Content management is undergoing a once-in-a-generation transformation. Online publishers are moving away from the website-centric CMSs that have dominated during the past two decades. Instead, they are adopting a new approach known as headless or API-first content management. In the recent words of an Accenture analysis, headless is “becoming the new normal.”
Headless CMSs enable organizations to energize their bloated, sluggish websites. They can refresh their UI designs quickly and deliver faster-loading pages. A headless CMS can unleash a better user experience. It also allows the technical infrastructure of an enterprise to be more agile. But how does headless content management benefit authors?
For years, content strategists have advocated for the ideal of “create once, publish everywhere” (COPE). But web content management systems weren’t designed to support the COPE approach. Now, with the wide availability of headless CMSs, COPE is finally possible. Content professionals are becoming more interested in headless CMSs, though this approach to content management is still new and not yet familiar to many.
Headless CMSs introduce a new approach to creating content. Authors don’t create individual web pages. Instead, they create multipurpose content that’s not tied to how and where it is presented. The same content can be delivered to many different devices and platforms and customized in numerous ways.
A headless CMS is different from a traditional web CMS in three key aspects:
The content in a headless CMS is separate from the designs that display the content. Because the content is not dependent on the design, authors can plan their content first. They start by deciding what information they need to convey and then choose the best places and formats to present and promote that content. Authors can concentrate on the messages they want to deliver without waiting on designers to decide the layout. They can develop their content according to an agreed upon structure, confident that any future designs will be able to work with what they’ve created. They won’t have to rewrite the content if the design changes.
Headless CMSs give authors editorial flexibility to create custom versions of content and decide how to express information most effectively in different channels. Content customization can shorten the user journey, reducing clicks and improving outcomes.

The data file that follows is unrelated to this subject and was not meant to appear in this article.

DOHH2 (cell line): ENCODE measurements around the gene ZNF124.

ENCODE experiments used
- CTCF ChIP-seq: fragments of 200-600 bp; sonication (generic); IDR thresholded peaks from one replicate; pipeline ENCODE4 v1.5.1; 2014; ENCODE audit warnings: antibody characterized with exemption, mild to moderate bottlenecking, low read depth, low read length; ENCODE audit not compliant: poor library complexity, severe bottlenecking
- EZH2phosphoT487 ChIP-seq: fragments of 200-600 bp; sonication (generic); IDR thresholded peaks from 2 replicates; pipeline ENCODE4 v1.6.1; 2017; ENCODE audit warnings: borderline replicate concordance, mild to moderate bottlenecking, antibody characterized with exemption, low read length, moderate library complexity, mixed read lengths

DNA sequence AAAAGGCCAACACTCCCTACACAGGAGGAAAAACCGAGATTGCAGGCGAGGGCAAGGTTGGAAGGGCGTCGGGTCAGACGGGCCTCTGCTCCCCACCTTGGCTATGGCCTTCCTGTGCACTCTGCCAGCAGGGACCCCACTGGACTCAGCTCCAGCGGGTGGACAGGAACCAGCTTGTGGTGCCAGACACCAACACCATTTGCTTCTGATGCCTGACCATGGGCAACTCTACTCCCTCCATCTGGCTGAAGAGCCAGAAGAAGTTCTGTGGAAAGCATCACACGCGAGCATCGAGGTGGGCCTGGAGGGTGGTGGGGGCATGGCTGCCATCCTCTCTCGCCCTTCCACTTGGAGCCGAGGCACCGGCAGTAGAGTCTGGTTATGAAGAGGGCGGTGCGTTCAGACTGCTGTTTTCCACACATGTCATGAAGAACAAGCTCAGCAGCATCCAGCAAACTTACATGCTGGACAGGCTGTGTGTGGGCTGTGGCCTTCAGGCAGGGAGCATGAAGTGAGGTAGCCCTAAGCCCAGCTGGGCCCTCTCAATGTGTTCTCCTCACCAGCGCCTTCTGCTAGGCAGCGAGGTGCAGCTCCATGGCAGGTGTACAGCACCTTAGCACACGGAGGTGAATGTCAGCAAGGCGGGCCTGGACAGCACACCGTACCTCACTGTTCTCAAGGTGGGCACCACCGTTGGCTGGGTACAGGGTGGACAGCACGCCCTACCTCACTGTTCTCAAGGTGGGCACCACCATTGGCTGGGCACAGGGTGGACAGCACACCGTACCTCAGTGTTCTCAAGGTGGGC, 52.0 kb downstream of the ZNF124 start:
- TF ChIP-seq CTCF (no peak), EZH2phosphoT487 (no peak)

A headless CMS can add structure to the content to make it more flexible. Instead of massive, long documents, the content is modular. Content teams can choose how much detail to present to readers at different times. They can change the mix of details presented to provide personalization. Structuring the content allows authors and editors to:
This flexibility supports greater content personalization than was previously possible. Content teams can tailor all kinds of content to specific audience needs.
They can also tailor content for specific channels. They can create and select pieces of content to appear on various websites, in mobile apps, or within email communications. Headless CMSs also support newer channels such as voice bots, chatbots, augmented reality, wearables, and embedded screens in cars and appliances.
When content is modular and multipurpose, it becomes a shared, reusable resource. Anyone who needs to can reuse or update existing content. The value of content assets to the organization grows each time they get reused.
The process that organizations use to create content has a big influence on the value they will realize from that content. By itself, a headless CMS won’t automatically change how content teams do their work. If you want your content to be more flexible and useful, you’ll need to start thinking about content differently.
A headless CMS can streamline and mature your content operations, provided authors are willing to embrace new routines. Challenge yourself to:
To transition successfully to this new approach, your team will want to choose the right tool. Headless CMS software can vary in the features they provide for authors. When it comes to selecting a headless CMS, content authors should:
If you’d like to learn more about working with a headless CMS, register for Kontent’s free 2-hour e-learning course, Headless CMS 101, which provides a non-technical introduction to the core concepts.
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